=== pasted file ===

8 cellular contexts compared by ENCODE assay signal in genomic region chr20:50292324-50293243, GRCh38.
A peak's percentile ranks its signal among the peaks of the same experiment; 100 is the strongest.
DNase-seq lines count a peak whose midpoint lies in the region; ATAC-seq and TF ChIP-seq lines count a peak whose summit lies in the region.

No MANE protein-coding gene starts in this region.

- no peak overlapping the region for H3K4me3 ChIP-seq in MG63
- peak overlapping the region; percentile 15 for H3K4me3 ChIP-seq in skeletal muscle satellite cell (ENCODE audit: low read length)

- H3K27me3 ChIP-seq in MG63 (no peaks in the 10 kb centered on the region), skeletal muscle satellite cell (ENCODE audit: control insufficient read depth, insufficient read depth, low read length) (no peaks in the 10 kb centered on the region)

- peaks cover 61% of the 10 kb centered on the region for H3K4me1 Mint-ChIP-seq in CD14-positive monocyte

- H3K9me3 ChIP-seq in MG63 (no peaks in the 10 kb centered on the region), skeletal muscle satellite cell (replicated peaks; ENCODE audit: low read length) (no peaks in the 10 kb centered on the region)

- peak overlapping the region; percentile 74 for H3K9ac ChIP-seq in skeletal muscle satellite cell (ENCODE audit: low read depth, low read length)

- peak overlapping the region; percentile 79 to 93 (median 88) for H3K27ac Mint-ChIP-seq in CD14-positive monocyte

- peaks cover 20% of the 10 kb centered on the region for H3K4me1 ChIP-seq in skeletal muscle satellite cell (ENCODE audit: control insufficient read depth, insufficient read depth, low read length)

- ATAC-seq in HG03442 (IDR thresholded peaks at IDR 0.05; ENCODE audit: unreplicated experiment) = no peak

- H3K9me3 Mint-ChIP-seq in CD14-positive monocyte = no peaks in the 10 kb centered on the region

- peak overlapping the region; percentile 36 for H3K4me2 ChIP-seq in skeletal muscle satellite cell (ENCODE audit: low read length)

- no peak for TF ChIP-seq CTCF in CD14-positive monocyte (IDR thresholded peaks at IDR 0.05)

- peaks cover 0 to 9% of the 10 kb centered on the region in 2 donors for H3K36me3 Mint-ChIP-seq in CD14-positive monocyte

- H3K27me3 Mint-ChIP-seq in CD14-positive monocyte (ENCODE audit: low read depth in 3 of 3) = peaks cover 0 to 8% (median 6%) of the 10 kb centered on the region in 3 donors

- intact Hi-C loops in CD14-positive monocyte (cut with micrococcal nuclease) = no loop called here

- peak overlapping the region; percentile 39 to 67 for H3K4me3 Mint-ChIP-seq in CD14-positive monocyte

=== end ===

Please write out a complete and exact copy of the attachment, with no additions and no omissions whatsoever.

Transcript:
8 cellular contexts compared by ENCODE assay signal in genomic region chr20:50292324-50293243, GRCh38.
A peak's percentile ranks its signal among the peaks of the same experiment; 100 is the strongest.
DNase-seq lines count a peak whose midpoint lies in the region; ATAC-seq and TF ChIP-seq lines count a peak whose summit lies in the region.

No MANE protein-coding gene starts in this region.

- no peak overlapping the region for H3K4me3 ChIP-seq in MG63
- peak overlapping the region; percentile 15 for H3K4me3 ChIP-seq in skeletal muscle satellite cell (ENCODE audit: low read length)

- H3K27me3 ChIP-seq in MG63 (no peaks in the 10 kb centered on the region), skeletal muscle satellite cell (ENCODE audit: control insufficient read depth, insufficient read depth, low read length) (no peaks in the 10 kb centered on the region)

- peaks cover 61% of the 10 kb centered on the region for H3K4me1 Mint-ChIP-seq in CD14-positive monocyte

- H3K9me3 ChIP-seq in MG63 (no peaks in the 10 kb centered on the region), skeletal muscle satellite cell (replicated peaks; ENCODE audit: low read length) (no peaks in the 10 kb centered on the region)

- peak overlapping the region; percentile 74 for H3K9ac ChIP-seq in skeletal muscle satellite cell (ENCODE audit: low read depth, low read length)

- peak overlapping the region; percentile 79 to 93 (median 88) for H3K27ac Mint-ChIP-seq in CD14-positive monocyte

- peaks cover 20% of the 10 kb centered on the region for H3K4me1 ChIP-seq in skeletal muscle satellite cell (ENCODE audit: control insufficient read depth, insufficient read depth, low read length)

- ATAC-seq in HG03442 (IDR thresholded peaks at IDR 0.05; ENCODE audit: unreplicated experiment) = no peak

- H3K9me3 Mint-ChIP-seq in CD14-positive monocyte = no peaks in the 10 kb centered on the region

- peak overlapping the region; percentile 36 for H3K4me2 ChIP-seq in skeletal muscle satellite cell (ENCODE audit: low read length)

- no peak for TF ChIP-seq CTCF in CD14-positive monocyte (IDR thresholded peaks at IDR 0.05)

- peaks cover 0 to 9% of the 10 kb centered on the region in 2 donors for H3K36me3 Mint-ChIP-seq in CD14-positive monocyte

- H3K27me3 Mint-ChIP-seq in CD14-positive monocyte (ENCODE audit: low read depth in 3 of 3) = peaks cover 0 to 8% (median 6%) of the 10 kb centered on the region in 3 donors

- intact Hi-C loops in CD14-positive monocyte (cut with micrococcal nuclease) = no loop called here

- peak overlapping the region; percentile 39 to 67 for H3K4me3 Mint-ChIP-seq in CD14-positive monocyte